RYANThere was no pressure on us. I would have died if I’d been in a family that was going to be sad if I didn’t get into Harvard. He wanted me to keep my left arm up off the table. That was about it. I’d put my arm on the table when we were eating and he would flick it off. I don’t want to misrepresent him. He was a very polite man. My father had a kind of gallantry about him. He was the kind of man who naturally walked on the outside of the street with a lady, even with his daughter.
INTERVIEWERDid you get to spend a lot of time with him?
RYANWhen I was in fifth grade, my father was knocked off a drilling rig and was laid up for six months at home. Those were the best months of my life with him because he was never around otherwise.
But the nicest time we ever spent together was when I was nineteen. I’ll explain about our house in Rosamond. We came to the desert because my father had gone into business with another man drilling sewer and septic tanks in the desert. We lived in a house my dad got in lieu of the construction company paying its debt for the sewer drilling—it was the only inhabitable house in an unfinished tract. Of course, in time it all got finished. Anyhow, my father had lovingly put in a lawn, Kentucky bluegrass—in the desert. It was a dream come true for him. He even put in a sprinkler system. One day he decided to build a stone wall in front, and he said, Let’s go get some rocks. I loved rocks. I had a big rock collection. Anyway, we went out in his truck, just nearby where there were a ton of pretty rocks. It was like being rich. We enthused over these rocks. We just loaded up the truck bed with them—it was a dream of wealth. Did you ever have the dream where you look down and there’s money but nobody else can see it? And you have to start getting it fast because you know they’re going to see it soon. And you can have all you want. And every time you look, there’s more. It was like one of those money dreams. Or maybe it was more like when you see the value of something no one else sees, and you can just have it. You can have all you want.
The story has a sad ending though. We brought the rocks home, piled them in the yard, and my father went back to work. By this time he was down in Redondo Beach, working for wages for someone else again. The sewer and septic thing had gone belly-up as everything always did. But he had a truck—sometimes he didn’t even have a truck—and he was staying in a motel. He was sitting and eating a carton of ice cream and reading a get-rich-quick book and—you know what’s coming—he dropped over dead.
INTERVIEWEROf a heart attack?
RYANReading a get-rich-quick book and eating ice cream. I mean that’s a good death—a little premature—he was fifty-five—but good.
A call came late at night—it seems like people always die late at night, and it ruins late-night phone calls for the rest of your life—from the Redondo Beach police. My mother listened to everything, and I stood next to her. I knew it wasn’t good. But she never broke down, never revealed what it was for a minute. She took the information. Then she hung up the phone and said, Daddy died. She didn’t cry, she didn’t scream, she didn’t say, Oh no. That was so brave of her.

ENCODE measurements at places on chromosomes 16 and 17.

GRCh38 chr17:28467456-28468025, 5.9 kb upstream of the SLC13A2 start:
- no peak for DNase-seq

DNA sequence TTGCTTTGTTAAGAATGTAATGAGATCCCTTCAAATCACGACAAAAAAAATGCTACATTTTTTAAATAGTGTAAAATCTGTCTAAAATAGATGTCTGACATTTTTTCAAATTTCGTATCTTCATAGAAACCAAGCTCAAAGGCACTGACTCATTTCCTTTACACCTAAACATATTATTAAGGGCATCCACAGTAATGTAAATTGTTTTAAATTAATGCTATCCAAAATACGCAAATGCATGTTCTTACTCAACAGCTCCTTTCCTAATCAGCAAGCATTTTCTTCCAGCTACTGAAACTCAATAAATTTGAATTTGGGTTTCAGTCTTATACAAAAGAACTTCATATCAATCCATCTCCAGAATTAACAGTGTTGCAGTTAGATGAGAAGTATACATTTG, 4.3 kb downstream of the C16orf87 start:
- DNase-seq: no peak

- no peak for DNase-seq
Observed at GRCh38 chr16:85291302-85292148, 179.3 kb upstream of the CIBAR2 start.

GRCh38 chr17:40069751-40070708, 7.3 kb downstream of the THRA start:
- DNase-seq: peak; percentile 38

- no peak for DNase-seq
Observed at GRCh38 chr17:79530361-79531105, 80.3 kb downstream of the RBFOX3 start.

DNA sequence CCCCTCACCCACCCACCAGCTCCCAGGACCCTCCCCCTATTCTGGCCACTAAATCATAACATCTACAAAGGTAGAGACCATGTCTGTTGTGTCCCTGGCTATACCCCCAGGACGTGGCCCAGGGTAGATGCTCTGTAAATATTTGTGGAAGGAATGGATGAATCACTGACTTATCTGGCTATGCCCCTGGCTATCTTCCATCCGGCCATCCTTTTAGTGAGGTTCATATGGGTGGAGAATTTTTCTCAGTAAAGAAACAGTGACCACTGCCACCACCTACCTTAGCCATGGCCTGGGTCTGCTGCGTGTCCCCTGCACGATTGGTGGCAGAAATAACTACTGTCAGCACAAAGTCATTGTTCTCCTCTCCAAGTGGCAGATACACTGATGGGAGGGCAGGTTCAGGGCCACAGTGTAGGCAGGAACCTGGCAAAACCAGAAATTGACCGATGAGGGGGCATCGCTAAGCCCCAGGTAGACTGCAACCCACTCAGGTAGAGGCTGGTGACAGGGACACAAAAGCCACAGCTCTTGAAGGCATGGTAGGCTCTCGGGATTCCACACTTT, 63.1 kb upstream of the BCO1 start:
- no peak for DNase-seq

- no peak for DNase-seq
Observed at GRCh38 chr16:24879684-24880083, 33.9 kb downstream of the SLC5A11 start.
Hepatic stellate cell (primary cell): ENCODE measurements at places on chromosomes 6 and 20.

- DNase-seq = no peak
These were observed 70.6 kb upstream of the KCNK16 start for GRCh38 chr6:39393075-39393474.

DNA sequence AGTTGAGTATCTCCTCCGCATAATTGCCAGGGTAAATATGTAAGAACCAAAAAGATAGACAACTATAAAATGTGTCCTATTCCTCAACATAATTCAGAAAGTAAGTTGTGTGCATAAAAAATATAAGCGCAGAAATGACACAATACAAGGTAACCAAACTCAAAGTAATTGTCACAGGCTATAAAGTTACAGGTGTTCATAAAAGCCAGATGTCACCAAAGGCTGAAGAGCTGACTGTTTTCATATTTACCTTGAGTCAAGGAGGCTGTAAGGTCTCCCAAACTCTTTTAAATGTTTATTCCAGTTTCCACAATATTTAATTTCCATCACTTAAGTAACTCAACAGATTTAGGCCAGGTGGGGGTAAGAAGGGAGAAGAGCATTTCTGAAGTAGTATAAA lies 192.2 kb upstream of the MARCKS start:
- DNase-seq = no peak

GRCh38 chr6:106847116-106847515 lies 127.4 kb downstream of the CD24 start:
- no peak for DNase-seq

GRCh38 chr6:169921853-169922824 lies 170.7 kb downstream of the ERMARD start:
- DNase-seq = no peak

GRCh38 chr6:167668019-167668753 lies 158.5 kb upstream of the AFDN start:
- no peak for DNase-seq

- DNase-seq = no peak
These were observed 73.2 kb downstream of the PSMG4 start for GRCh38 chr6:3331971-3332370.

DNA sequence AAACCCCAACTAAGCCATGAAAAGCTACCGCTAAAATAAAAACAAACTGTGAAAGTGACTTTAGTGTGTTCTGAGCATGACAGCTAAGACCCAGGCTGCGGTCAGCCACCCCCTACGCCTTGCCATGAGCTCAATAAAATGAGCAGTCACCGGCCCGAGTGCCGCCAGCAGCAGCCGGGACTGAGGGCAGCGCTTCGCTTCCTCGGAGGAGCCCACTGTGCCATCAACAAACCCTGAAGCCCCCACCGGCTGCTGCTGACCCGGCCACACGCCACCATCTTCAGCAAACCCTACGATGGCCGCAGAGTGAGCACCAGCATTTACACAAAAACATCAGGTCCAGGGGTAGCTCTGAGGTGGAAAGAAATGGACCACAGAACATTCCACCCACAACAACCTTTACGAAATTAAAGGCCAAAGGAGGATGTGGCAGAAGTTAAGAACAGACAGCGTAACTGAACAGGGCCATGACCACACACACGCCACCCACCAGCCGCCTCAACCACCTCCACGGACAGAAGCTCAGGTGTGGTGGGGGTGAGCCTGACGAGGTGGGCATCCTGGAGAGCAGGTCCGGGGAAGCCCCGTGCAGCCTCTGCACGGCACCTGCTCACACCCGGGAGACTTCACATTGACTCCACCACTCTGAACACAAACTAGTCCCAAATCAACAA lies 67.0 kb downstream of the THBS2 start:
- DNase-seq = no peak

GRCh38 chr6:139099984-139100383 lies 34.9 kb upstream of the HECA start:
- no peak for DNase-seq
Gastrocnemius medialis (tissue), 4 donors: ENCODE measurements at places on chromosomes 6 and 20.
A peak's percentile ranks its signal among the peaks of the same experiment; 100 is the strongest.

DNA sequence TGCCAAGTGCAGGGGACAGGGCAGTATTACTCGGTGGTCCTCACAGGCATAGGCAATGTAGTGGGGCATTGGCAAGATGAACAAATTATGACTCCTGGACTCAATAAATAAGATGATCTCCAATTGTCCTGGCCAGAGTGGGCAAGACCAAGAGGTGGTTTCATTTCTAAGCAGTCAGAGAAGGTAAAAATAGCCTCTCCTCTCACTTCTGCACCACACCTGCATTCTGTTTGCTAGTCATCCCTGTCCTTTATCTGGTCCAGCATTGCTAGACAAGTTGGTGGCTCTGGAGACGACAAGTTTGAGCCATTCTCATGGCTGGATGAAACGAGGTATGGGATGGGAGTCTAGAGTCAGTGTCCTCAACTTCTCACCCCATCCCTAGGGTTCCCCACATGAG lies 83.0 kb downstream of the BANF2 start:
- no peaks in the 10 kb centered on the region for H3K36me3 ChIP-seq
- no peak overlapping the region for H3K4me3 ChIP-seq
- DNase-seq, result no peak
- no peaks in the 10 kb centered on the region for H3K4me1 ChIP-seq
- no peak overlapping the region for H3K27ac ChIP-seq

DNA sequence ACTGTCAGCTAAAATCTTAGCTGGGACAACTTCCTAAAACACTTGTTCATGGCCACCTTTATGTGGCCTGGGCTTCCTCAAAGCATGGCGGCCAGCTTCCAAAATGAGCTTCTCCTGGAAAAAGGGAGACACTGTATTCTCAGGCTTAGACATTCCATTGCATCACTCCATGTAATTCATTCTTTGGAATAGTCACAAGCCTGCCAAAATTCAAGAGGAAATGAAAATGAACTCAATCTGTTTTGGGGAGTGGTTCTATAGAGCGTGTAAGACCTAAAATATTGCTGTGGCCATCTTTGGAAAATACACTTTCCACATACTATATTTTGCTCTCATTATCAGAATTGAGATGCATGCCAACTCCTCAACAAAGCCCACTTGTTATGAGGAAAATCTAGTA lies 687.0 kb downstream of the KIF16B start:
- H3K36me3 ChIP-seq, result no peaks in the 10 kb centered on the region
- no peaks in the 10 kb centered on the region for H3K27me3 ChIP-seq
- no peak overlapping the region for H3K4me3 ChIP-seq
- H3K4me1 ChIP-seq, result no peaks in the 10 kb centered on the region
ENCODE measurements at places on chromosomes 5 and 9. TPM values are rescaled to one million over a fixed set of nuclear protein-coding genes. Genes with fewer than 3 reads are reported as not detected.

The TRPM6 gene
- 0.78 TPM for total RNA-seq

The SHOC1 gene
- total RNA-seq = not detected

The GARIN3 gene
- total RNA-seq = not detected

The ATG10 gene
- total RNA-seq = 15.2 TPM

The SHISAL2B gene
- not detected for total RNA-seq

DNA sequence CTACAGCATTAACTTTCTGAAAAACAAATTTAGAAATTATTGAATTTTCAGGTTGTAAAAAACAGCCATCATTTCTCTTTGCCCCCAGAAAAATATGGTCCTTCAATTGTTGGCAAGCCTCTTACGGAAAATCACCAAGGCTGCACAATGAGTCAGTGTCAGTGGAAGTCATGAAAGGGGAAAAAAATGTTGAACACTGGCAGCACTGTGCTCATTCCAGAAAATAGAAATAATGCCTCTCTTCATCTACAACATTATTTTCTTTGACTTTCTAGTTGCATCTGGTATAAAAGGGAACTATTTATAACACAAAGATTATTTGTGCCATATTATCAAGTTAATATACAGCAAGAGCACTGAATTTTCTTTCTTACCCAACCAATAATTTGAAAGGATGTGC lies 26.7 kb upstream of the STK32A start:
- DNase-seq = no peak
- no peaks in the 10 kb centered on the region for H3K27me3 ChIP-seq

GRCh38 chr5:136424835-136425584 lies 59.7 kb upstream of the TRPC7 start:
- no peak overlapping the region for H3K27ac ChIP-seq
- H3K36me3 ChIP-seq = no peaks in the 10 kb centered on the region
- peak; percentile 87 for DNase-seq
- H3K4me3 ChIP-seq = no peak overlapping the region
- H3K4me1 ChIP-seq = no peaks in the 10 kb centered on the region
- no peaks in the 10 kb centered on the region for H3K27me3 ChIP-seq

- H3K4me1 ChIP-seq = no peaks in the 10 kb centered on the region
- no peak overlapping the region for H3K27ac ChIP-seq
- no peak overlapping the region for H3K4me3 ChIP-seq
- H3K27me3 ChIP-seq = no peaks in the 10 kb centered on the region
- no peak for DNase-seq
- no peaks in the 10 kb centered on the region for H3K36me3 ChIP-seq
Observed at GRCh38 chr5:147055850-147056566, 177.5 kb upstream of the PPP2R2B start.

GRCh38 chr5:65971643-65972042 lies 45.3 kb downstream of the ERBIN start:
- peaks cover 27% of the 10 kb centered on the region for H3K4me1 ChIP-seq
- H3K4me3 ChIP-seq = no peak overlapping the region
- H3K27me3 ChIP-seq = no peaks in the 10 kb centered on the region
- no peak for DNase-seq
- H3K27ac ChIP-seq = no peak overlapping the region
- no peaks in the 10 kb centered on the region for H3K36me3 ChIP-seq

INTERVIEWERHow did you react?
RYANI didn’t cry. I was furious. I was in a rage. I felt he was so cheated. He was young, and he was in perfect health—strapping fellow.
I went into an absolute pitch of fury that was astonishing to me. A couple of months after he died, my mother was cleaning and knocked over my portable stereo with a vacuum cleaner and damaged it. I went into such a fury—a white fury. I just lay there in my room tugging at my hair for a couple of hours. Of course, it was all about my dad. Even at the time, I knew that.
INTERVIEWERDid your father’s death leave your mother in a difficult financial situation?
RYANShe got his social security. And we had that house, which she sold after a few years and moved into a mobile home. She liked it. She had a cat. But she had to go to work, and she was a very nervous person so everything was difficult for her. She got a job out at Edwards Air Force Base as a secretary. Later she was a secretary for the Red Cross in Lancaster. Quiet jobs. She was very reliable.
INTERVIEWERYou often describe her as a nervous person. Is that because she worried about you?
RYANIt wasn’t so much fretting over people as an inability to tolerate confusion. She needed things to be simple and orderly. She needed to live a quiet life. And we did. Think about families with radios on all the time and lots of dogs and kids running around and then think of the opposite of that.
INTERVIEWERWhich of your parents do you take after?
RYANLike my mother, I have a desire to live quietly. But then I have this other side that’s very garrulous, more like my father. I like to drink and go to parties. I’m a patchwork of the two of them: my mother’s self-sufficiency and satisfaction with very simple pleasures, and my father’s easy garrulity.
I’m very quiet when I’m home, which used to be almost all of the time. But when people see me they see the other person. It’s really a dirty trick. People think that I must be so much fun to live with. It makes Carol laugh.
It’s important for me that Carol is more deeply connected to humans and to the world than I am. She’s more attached and she keeps me attached to people and important things of the heart, like her daughter and our three grandchildren. I’m not much of a parent. It’s like I’m a cowbird. I’ve come in and gotten into her nest with her child and grandchildren. But I’m much too detached. Carol is the one who keeps all of the connections. I need somebody that connects me.
I love superficial relationships with people. They satisfy me. I like to chat about the fruit at the markets with perfect strangers. Oh these pears, they just never ripen, do they? I can work off a lot of my social needs at that level.